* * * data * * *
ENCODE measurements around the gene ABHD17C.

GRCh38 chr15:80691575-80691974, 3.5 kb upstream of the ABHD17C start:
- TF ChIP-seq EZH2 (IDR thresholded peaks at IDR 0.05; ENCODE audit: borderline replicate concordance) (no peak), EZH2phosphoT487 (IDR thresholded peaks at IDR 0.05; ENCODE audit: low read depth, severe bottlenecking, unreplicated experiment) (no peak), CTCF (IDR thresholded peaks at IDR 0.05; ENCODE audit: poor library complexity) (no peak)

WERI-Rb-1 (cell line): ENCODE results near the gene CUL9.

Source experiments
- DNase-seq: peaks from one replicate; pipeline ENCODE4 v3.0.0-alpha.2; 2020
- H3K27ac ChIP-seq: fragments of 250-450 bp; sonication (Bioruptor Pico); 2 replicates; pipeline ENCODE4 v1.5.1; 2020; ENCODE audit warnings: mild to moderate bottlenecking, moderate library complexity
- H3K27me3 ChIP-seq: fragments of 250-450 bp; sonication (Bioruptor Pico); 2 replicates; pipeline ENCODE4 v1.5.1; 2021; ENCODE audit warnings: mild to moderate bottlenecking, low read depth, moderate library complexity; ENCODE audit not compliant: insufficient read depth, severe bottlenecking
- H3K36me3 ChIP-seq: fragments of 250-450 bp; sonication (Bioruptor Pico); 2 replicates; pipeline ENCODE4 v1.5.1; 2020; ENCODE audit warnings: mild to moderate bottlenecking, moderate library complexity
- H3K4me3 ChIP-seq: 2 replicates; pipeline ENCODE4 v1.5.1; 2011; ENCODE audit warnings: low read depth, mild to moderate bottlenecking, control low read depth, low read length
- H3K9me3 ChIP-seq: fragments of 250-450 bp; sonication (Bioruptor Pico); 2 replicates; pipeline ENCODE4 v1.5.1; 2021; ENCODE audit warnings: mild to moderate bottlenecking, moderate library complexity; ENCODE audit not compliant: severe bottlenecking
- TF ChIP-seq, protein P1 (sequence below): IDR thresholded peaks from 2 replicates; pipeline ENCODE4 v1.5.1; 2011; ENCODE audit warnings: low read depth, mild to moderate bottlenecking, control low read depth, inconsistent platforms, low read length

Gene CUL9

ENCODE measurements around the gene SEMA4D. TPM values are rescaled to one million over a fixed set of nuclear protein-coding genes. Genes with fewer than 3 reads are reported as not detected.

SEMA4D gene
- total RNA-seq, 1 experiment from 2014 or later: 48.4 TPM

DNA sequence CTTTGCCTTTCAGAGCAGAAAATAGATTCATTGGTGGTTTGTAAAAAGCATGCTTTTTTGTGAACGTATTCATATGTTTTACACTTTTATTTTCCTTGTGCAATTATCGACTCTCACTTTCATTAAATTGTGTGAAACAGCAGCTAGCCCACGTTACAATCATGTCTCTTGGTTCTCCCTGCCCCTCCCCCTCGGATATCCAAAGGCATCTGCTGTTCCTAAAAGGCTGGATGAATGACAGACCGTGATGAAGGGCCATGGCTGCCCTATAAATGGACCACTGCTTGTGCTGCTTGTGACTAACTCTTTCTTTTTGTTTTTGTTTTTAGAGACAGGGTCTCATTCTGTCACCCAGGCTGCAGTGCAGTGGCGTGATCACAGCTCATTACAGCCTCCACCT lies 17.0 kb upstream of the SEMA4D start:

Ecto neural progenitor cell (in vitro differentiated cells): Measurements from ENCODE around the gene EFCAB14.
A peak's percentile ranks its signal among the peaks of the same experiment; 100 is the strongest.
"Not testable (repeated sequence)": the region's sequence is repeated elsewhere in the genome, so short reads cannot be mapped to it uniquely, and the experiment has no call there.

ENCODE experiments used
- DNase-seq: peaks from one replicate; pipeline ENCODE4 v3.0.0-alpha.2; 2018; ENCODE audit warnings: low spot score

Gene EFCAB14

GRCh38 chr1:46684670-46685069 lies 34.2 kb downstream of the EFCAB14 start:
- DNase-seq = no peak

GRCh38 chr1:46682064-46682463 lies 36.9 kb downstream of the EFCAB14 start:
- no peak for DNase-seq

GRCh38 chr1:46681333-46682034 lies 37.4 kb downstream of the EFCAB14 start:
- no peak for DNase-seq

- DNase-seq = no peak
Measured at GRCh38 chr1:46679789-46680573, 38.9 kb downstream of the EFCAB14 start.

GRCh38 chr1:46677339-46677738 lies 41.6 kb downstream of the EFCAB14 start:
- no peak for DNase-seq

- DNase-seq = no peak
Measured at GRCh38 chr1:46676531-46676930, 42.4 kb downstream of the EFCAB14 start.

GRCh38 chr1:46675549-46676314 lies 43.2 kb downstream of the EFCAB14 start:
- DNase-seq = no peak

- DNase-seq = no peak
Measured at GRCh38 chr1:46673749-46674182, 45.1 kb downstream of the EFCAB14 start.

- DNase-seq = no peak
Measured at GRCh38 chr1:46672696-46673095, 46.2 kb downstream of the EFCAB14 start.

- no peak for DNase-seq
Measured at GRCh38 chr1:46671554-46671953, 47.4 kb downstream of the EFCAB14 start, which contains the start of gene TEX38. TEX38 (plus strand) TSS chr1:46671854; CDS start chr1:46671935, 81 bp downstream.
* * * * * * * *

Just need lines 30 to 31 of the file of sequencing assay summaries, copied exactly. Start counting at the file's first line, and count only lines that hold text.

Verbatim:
- DNase-seq = no peak
Measured at GRCh38 chr1:46679789-46680573, 38.9 kb downstream of the EFCAB14 start.